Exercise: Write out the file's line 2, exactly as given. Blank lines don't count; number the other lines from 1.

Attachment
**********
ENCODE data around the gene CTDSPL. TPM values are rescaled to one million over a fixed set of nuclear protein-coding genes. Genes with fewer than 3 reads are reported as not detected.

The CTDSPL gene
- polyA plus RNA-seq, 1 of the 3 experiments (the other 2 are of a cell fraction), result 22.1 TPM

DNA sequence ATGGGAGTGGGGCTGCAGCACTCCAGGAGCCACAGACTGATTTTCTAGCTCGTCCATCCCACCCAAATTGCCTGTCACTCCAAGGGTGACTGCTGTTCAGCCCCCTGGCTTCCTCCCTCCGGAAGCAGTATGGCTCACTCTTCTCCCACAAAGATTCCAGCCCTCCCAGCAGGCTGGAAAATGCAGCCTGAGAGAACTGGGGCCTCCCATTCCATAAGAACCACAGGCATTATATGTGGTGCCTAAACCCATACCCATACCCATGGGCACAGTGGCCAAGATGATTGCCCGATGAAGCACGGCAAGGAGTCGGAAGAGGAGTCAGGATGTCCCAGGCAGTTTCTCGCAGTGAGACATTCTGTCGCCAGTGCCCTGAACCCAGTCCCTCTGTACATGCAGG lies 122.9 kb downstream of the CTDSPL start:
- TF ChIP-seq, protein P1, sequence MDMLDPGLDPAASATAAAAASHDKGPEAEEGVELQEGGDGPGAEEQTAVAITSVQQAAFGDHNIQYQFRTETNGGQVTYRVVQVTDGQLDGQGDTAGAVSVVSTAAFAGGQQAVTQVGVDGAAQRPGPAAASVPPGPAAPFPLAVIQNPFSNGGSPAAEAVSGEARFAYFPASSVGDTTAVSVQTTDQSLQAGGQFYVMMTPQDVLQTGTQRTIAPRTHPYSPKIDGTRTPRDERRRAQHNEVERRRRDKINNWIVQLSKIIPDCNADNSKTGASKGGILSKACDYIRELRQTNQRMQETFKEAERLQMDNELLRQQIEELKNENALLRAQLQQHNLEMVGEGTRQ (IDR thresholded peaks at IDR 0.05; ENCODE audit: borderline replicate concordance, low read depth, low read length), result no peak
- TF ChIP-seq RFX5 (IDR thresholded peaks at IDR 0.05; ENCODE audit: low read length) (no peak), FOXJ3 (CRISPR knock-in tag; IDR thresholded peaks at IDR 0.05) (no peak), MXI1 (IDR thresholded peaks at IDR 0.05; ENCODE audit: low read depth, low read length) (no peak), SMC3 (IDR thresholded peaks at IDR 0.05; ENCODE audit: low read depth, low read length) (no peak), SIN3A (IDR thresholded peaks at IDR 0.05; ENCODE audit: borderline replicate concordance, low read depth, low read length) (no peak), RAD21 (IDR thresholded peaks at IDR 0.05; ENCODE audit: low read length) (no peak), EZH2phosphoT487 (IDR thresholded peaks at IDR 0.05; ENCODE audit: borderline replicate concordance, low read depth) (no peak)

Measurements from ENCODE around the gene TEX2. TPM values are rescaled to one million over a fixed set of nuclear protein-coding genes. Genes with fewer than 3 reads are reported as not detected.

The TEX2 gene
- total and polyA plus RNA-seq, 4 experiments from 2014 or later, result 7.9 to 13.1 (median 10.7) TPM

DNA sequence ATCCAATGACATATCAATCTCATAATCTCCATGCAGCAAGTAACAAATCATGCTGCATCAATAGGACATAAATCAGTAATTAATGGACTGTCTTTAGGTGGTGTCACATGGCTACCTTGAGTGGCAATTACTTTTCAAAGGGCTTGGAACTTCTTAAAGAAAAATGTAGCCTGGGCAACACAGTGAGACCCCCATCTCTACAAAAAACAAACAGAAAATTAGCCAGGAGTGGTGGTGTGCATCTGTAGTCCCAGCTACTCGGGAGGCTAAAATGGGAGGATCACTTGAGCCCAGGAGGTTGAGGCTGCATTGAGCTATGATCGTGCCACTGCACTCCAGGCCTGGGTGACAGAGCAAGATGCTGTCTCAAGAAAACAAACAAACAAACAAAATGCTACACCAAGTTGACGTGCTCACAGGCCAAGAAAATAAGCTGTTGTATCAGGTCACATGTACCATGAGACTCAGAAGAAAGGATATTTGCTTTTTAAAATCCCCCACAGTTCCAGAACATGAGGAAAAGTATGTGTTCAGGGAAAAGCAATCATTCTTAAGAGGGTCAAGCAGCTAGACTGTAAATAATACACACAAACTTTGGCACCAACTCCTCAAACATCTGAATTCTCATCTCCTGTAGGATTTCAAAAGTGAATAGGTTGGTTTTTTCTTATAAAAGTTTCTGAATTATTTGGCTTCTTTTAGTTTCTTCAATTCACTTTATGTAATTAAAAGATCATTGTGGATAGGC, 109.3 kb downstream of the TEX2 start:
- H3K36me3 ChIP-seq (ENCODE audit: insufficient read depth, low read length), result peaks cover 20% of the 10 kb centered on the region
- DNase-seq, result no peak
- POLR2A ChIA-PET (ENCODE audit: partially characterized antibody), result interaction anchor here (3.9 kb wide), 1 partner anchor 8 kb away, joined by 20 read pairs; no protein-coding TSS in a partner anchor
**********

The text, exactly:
The CTDSPL gene